Leonardo DiCaprio sought to distance himself from the cloying wholesomeness of his character in Titanic
, and his role in The Beach
is in many ways a polar opposite. As Richard, a young American seeking to "suck in the experience" of freestyle travel in Thailand, he is a chronic liar, a pot-smoking hedonist, an amoral lover and ultimately an unstable snake in a doomed Garden of Eden. This crazy descent might be expected from the filmmakers of Trainspotting
, but The Beach
is a movie without a rudder, venturing into fascinating territory, promising a stimulating adventure and then careening out of control.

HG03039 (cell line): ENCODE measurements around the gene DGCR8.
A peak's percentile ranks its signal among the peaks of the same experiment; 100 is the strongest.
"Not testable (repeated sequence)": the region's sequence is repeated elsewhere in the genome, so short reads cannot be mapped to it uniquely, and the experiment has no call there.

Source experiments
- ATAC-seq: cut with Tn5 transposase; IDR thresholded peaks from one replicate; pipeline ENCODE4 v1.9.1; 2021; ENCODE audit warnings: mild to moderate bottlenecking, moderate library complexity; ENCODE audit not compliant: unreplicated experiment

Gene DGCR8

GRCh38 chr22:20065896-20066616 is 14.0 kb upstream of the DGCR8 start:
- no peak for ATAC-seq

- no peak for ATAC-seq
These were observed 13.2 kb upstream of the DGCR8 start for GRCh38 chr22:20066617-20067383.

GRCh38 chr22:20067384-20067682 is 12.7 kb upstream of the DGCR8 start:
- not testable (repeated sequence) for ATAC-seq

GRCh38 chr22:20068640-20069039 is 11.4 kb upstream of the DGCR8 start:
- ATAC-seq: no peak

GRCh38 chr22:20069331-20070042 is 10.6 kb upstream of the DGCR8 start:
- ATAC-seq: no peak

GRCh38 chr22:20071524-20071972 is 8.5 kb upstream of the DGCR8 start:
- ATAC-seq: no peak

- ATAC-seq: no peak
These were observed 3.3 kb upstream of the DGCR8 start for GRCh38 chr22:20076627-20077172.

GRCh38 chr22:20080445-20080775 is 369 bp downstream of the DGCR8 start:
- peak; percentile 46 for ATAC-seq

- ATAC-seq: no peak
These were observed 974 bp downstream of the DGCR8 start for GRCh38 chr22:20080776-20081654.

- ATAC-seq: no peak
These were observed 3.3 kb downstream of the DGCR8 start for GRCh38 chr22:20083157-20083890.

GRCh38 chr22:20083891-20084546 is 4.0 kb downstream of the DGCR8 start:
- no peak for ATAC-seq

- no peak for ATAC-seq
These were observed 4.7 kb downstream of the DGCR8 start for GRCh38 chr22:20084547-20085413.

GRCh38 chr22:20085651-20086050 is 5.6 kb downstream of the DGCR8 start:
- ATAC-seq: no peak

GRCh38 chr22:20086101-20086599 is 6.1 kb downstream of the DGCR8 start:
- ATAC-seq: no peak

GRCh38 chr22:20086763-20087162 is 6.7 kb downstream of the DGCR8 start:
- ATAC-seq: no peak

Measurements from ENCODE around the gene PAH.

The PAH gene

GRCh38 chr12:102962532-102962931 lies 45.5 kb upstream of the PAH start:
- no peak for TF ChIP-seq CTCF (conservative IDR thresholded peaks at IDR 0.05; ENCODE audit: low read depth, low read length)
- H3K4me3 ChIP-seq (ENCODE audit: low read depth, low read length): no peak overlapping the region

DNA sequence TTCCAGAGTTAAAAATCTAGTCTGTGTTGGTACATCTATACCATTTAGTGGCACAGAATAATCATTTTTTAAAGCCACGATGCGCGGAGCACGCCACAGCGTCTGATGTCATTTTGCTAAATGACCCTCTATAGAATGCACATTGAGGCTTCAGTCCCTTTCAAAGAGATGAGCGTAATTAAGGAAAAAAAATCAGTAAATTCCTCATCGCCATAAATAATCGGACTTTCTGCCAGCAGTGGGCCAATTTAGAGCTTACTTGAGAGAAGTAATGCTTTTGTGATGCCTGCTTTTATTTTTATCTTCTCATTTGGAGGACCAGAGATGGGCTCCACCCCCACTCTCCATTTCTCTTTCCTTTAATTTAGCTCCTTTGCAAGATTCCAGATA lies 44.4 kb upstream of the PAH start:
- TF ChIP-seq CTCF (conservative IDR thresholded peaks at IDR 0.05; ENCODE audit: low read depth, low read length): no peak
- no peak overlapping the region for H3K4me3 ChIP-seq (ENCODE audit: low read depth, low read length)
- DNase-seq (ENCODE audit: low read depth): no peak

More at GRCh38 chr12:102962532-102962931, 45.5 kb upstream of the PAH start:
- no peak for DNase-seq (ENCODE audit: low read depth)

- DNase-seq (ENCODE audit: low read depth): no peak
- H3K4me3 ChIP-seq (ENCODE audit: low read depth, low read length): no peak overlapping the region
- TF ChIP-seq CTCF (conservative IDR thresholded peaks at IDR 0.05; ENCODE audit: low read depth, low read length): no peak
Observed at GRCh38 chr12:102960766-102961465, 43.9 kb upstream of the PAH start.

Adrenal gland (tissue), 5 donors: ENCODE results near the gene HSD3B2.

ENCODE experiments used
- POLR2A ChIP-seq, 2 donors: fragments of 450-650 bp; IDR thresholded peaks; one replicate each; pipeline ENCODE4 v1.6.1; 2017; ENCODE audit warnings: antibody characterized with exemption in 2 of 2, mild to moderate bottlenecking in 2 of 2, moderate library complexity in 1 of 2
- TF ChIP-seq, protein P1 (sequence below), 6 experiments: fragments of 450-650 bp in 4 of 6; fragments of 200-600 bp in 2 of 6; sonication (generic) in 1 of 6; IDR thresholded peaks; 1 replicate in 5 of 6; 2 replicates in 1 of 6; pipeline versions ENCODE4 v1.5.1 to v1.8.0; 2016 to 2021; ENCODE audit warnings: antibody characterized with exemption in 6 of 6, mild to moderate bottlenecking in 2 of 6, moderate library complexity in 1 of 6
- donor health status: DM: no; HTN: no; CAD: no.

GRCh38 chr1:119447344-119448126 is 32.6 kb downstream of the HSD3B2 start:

After receiving a not-so-secret map to a secluded island from a stoned-out loony (Robert Carlyle, full of dark portent and spittle), Richard sets out to find the hidden paradise with a young French couple (Virginie Ledoyen, Guillaume Canet). What they find is a tropical commune existing in delicate balance with Thai pot farmers, and before long--as always--there is trouble in paradise. There is trouble in the movie, too, as DiCaprio is reduced to histrionics when the plot turns into a muddled mix of Lord of the Flies and Apocalypse Now, with shark attacks tossed in for shallow tension. Director Danny Boyle attempts perfunctory romance and a few audacious moves (notably DiCaprio's vision of life as a violent video game), but what's the point? Tilda Swinton registers strongly as the commune's charismatic leader, but her character--and the entire film--remains largely undeveloped, and pretty scenery is no guarantee of a laudable film. --Jeff Shannon